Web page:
Fully Vetted

Dogs aren’t tough to understand. At least when it comes to my boy Luka, no words are needed to communicate just how much he hates the vet. Between the whining, crying, tail between the legs, ears back, and frantic escape attempts, it’s impossible to miss. Although my reaction isn’t so visceral, I have to admit, I don’t enjoy those visits much more. I’ve seen all too many upsetting scenes of mistreatment and outright disrespectful that I’ve come to dread even a routine checkup as if it was a personal assault.

No matter where we go, it always turns into an ordeal. After one too many borderline traumatizing experiences, we were both at wit’s end. In search of a better way, The Vets hit my radar as a completely new approach. Rather than piling into the car for an interminable ride of terror, they come to you for in-home services. The theory being that our pets, like ourselves, are much more comfortable at home, without enduring the stress or wasted time sitting around in a sterile waiting room.

Though naturally defensive of his territory, Luka knows dog people when he meets them, and quickly calmed down after spending a few minutes with our incredibly kind and compassionate vet techs. It wasn’t a numbers game, so we had time to talk, get to know one another, and build trust with my loving but inherently fearful pup. Lots of treats and a little play with his favorite toys went a long way. Finally, we were able to get baseline numbers and certifications where other vets had failed to even discern an accurate weight, given Luka’s typical state of hysteria at that point.

What services do The Vets provide?

  • Wellness exams for routine health maintenance
  • Emergency sick visits, available as next-day or same-day appointments
  • Microchipping and puppy exams for new additions to the family
  • Health certificates needed for travel, housing, and more
  • Vaccines such as Rabies, Parvo, Distemper, Leptospirosis, and Bordetella
  • Ultrasounds for pregnant pups (and cats!)
  • Dermatology that includes skin and nail care
  • Lab testing for diagnostic analysis
  • Euthanasia

The experience was in stark contrast to the misery we suffered just a few weeks ago to update Luka’s rabies vaccination at a nearby walk-in clinic. Despite arriving 15 minutes before the doors opened, we were already 18th in line, behind pet parents with multiples and a wide range of complex needs. We sat in the car (to stay away from aggressive dogs in the lobby) for over two hours, giving Luka plenty of time to build up a solid case of anxiety. By the time a technician could finally see us, Luka wasn’t having any of it. They muzzled my poor boy who wouldn’t hurt a soul because he was deemed “reactive,” only heightening his fight-or-flight response.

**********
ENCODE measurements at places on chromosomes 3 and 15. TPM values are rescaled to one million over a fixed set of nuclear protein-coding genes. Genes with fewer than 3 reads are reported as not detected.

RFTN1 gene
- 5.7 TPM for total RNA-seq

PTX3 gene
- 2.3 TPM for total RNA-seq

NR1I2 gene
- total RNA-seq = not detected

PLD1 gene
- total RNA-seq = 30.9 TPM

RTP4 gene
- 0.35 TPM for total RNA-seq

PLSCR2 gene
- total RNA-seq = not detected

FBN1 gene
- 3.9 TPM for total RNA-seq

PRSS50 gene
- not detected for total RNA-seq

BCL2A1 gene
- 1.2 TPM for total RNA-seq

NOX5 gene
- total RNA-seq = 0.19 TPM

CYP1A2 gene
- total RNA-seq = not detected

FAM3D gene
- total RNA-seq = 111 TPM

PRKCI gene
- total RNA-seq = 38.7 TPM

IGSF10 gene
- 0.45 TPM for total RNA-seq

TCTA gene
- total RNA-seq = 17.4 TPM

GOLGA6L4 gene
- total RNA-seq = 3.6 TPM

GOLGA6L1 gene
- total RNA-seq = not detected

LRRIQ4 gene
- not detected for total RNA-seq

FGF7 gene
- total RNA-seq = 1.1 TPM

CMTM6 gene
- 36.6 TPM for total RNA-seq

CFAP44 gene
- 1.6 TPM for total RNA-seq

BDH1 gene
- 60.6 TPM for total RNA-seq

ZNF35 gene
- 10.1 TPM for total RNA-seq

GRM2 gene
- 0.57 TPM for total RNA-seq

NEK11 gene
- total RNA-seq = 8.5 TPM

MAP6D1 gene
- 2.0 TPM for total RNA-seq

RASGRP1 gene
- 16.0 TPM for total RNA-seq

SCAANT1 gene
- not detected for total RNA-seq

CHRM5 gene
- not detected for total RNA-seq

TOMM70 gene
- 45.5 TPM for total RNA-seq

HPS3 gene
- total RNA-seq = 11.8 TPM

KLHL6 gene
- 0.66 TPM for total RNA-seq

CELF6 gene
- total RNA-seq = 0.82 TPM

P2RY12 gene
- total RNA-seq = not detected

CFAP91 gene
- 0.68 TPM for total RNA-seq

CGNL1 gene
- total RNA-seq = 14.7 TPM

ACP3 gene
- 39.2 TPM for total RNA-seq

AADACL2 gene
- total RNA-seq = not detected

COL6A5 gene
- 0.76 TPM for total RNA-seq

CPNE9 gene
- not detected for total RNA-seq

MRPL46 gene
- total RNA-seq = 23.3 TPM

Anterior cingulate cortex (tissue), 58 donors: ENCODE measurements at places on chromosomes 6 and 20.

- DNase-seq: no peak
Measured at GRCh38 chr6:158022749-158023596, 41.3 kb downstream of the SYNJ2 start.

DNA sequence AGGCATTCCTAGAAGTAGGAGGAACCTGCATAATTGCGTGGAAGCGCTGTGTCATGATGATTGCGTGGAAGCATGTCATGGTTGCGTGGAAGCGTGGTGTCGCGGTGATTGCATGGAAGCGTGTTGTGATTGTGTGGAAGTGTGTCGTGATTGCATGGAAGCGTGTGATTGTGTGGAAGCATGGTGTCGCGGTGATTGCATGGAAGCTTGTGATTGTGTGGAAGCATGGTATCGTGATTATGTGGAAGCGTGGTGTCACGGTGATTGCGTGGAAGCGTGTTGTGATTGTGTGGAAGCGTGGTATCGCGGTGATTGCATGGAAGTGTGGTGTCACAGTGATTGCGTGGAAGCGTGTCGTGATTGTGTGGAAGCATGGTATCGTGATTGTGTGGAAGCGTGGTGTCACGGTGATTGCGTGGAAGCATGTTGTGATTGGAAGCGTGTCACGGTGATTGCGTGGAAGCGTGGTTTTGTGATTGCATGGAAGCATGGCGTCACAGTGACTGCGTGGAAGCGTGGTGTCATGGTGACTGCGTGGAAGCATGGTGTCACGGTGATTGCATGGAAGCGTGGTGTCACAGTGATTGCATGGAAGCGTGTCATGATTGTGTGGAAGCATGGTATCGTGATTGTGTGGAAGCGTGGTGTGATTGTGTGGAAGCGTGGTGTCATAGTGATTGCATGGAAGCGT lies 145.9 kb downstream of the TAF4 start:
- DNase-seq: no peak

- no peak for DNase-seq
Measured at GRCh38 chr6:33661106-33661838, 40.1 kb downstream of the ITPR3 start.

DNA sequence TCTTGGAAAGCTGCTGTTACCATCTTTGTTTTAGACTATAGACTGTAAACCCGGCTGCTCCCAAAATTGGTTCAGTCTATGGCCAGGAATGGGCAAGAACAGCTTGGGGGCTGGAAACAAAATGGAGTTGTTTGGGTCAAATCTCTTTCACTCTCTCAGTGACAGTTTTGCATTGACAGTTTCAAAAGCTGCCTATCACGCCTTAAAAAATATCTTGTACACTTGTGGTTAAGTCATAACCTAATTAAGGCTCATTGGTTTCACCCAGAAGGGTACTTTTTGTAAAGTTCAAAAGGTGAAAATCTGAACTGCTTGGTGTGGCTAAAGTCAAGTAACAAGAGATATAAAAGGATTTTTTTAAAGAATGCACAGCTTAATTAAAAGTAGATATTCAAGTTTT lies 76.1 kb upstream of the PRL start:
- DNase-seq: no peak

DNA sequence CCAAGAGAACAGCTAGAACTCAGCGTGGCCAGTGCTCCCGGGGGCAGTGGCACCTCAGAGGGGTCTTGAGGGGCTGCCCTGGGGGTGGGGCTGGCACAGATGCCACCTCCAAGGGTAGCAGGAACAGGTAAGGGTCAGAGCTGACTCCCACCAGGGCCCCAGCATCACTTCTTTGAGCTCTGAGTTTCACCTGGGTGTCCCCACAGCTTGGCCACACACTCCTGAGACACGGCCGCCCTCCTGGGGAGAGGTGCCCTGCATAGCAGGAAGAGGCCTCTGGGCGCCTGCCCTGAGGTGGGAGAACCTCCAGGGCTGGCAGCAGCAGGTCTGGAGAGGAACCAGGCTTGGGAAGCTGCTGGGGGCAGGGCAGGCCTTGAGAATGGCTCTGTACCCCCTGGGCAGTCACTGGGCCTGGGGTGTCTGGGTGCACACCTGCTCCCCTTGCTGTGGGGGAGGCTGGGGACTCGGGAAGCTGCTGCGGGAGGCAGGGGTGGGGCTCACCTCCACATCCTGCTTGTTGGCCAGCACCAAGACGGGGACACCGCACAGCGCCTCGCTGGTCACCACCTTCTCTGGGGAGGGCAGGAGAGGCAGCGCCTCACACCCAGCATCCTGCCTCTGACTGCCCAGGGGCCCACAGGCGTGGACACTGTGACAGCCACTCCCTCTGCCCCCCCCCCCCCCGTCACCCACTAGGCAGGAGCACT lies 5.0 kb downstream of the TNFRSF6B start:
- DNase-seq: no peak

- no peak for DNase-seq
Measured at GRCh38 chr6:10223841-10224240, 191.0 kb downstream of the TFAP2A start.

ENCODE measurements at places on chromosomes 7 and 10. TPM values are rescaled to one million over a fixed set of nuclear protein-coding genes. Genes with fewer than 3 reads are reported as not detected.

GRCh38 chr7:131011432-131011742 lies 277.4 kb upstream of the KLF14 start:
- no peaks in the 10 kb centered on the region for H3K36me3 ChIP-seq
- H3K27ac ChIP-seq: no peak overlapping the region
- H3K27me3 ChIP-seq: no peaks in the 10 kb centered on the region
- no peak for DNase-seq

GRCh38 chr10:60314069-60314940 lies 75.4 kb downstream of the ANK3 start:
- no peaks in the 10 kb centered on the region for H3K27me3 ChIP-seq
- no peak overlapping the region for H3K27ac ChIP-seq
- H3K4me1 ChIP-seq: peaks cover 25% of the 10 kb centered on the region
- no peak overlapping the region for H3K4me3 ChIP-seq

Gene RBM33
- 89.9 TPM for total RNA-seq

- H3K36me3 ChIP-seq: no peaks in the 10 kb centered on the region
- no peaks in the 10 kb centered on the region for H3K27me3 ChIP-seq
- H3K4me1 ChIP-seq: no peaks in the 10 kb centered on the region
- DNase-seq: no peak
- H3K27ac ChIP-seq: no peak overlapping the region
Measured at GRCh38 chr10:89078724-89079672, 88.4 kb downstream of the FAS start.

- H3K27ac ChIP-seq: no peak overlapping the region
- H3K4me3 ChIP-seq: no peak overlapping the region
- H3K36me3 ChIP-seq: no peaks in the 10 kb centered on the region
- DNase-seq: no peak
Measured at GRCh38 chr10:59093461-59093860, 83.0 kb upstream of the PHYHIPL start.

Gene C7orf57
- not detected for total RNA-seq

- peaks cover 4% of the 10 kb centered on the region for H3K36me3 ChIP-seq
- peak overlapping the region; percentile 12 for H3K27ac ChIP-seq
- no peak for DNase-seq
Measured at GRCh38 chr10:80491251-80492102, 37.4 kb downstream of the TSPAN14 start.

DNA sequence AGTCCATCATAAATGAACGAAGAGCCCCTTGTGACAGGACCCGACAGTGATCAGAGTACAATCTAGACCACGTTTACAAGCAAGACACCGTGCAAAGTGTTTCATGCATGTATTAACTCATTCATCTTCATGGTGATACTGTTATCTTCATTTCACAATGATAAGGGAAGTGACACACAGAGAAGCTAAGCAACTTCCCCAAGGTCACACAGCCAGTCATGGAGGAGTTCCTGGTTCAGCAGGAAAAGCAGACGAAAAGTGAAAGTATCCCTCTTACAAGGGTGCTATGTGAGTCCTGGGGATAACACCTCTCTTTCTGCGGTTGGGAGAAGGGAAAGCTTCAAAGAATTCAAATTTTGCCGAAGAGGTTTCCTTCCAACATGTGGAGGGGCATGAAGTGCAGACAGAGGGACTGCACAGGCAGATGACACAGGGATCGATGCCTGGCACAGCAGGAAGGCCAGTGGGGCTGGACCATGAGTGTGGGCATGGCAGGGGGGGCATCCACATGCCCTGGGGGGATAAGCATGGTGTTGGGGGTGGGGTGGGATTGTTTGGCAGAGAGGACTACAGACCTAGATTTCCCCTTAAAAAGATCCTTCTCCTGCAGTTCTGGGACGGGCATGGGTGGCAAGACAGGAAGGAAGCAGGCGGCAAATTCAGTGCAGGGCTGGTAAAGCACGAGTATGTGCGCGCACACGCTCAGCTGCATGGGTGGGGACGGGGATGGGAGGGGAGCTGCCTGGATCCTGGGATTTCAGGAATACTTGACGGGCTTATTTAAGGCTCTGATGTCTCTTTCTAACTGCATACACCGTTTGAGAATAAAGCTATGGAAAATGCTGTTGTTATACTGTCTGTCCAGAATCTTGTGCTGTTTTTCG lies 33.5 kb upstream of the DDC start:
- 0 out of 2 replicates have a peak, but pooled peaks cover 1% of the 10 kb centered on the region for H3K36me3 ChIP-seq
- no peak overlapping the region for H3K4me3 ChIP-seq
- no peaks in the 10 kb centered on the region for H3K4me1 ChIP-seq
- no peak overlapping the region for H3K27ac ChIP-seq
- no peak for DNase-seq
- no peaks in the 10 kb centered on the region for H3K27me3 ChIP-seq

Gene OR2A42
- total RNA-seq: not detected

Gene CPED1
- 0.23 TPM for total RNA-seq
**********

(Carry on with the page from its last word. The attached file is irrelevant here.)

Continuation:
If only we could have waited. Here, on the same couch where he loves to nap and watch TV in my lap, he took his annual shots without so much as a yip. The difference was night and day. My one and only disappointment, personally, is that these vets don’t see human patients too!

Have you seen The Vets yet?

The Vets serve most major cities in the United States 7 days a week, morning to night. There is a better way to get help for our fur babies when they need it most. It’s a personalized, compassionate approach, creating a new standard for preventative pet care.

This post was made possible as a collaboration with Moms Meet and The Vets. My opinions can not be bought and all content is original. This page may contain affiliate links; thank you for supporting my blog!

Feeding Hungry Ghosts

What do ghosts eat? It feels like a silly question to consider, but at the same time, deadly serious. Presenting such offerings to the dearly departed shows respect, and more importantly, our lasting love. Like living people, I’d imagine that ghosts have diverse tastes, unique to every individual spirit. Whatever might have brought them comfort during their lives would undoubtedly be the best gift. Perhaps it’s sort of a test to keep their memory alive; if you hold dear such comparatively trivial details, surely you could maintain a better picture of the person as a whole.

In any event, what you feed the deceased varies depending on their culture, though I’ve heard that particular dishes are more auspicious than others. For example, did you know that the Chinese originally set out soft tofu for spirits, since it was believed that ghosts have long lost their chins and jaws, making it difficult for them to chew hard or crunchy foods. If there’s anyone I’d trust with this practice, it’s them; tofu first appeared in China around 220 BCE. If that’s not a proven track record, I don’t know what is.

As a person with terrible teeth, I can relate. Besides, once our ancestors have had their fill, the living are meant to enjoy the leftovers, so we should consider making something that everyone would enjoy. That’s why mapo tofu bao are ideal for celebrating the Hungry Ghost Festival.

Also known as the Zhongyuan Festival in Taoism and the Yulanpen Festival in Buddhism, it’s essentially the Chinese version of Día de los Muertos, when family and friends who have left this world come back to visit. To treat our guests of honor, I’d like to suggest these fiery little snacks that are pungent enough to lift the spirits, no matter what state they’re in.